• The original title certificate signed by both the seller and buyer in front of a notary.
  • Odometer Disclosure Statement.
  • If the title is from out of state, you also need to conduct a VIN inspection.
  • A bill of sale.

Paperwork Required for Wyoming Buyers

The vehicle title is the only mandatory document that you must get from the seller. This document must be signed by all the previous sellers. All signatures must be notarized. If you purchase the car from another state, you need to conduct vehicle identification number (VIN) inspection. This can be done by Wyoming Department of Transportation officers or by any authorized law enforcement officer within Wyoming.

Also, you need to obtain an odometer status/reading from the seller if the vehicle is more than 10 years old. Another important document that might be needed when registering and titling your vehicle is the bill of sale. This document must contain name and signature of both the seller and you. The document should also show the agreed price upon vehicle purchase, date of vehicle purchase and the vehicle model.

To transfer the vehicle title in your name, you will also need to fill and complete Form MV-300A (Application for Certificate of Title and VIN Inspection Form). You will also need to pay the required fees and taxes during registration and titling. These two vary by county. For more information about the required fees and taxes, contact your county clerk’s office.

Buying Without the Title

In Wyoming, you cannot buy a car without a title, and if you do, it will be impossible to register or title it. If the title is missing, lost or damaged, ask the seller to apply for a duplicate copy with the county clerk’s office before purchase. To apply for a duplicate title, the seller must sign the notarized application. After which, the state will take time to process it. So, you need to give the seller time to get this document for you. Once the seller gets this document, it can be transferred to you.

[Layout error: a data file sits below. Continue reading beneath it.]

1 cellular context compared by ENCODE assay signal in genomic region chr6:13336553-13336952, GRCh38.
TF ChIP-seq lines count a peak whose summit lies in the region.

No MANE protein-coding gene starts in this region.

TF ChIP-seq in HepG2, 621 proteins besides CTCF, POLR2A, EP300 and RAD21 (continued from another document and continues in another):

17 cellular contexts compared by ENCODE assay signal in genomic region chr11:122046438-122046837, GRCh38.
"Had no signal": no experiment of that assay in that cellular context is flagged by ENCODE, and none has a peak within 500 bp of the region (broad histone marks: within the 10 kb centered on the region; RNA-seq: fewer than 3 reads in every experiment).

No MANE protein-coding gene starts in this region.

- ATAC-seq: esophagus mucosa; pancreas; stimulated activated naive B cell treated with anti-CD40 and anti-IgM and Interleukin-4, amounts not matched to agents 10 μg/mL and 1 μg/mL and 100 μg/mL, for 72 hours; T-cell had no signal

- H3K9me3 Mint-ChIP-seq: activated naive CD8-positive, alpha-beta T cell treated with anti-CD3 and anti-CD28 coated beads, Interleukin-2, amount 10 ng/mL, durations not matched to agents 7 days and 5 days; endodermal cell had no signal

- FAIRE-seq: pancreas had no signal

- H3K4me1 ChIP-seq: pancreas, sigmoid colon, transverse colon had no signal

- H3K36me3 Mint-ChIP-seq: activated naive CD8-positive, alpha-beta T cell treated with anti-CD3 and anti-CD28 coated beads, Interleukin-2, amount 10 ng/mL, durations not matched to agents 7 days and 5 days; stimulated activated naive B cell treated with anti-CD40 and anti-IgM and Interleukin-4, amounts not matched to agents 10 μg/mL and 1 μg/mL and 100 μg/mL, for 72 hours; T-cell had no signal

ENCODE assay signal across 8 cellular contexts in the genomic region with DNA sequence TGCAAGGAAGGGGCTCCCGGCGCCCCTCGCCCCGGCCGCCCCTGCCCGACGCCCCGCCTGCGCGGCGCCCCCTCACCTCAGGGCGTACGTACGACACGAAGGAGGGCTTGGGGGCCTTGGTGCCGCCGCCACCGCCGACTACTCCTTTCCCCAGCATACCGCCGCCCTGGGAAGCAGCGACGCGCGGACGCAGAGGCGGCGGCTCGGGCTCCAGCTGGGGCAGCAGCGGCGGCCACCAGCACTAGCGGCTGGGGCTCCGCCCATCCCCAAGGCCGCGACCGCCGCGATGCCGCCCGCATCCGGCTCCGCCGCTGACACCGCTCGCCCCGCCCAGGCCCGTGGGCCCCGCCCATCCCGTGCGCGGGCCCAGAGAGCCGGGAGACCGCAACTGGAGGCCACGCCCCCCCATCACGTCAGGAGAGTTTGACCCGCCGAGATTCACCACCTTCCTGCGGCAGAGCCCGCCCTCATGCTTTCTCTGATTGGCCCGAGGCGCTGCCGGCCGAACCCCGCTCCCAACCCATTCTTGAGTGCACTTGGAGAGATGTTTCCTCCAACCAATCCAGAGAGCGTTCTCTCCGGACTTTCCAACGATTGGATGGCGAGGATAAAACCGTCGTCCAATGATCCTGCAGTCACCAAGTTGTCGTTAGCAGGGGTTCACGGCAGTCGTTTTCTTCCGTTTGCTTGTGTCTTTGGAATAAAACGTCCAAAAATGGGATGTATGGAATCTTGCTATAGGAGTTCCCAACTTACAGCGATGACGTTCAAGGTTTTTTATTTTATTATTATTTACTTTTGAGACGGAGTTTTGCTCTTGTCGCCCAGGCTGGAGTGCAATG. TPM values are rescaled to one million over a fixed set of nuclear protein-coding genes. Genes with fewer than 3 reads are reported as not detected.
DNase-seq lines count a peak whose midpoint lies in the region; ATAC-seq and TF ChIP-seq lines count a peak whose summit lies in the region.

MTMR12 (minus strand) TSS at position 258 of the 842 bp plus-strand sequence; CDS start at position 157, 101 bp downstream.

Buying Without the Registration

The previous vehicle registration papers are not needed when registering and titling the newly purchased vehicle into your name. So, don’t worry looking for these papers.

Bill of Sale

A bill of sale is not needed when transferring vehicle ownership into your name. You can download a copy of this form from our website. You must fill your name and that of the seller, the vehicle purchase price and the vehicle’s model, make and year.

Vehicle History Report

A Vehicle History Report is not required when registering and titling your car. However, this report is important for you since it provides useful information about a vehicle that you are buying. Some of the information in this report includes:

  • Past accidents.
  • An odometer estimate.
  • Damage from accidents, floods, or other events.

By using a vehicle history report, you can confirm what the seller is saying about their vehicle.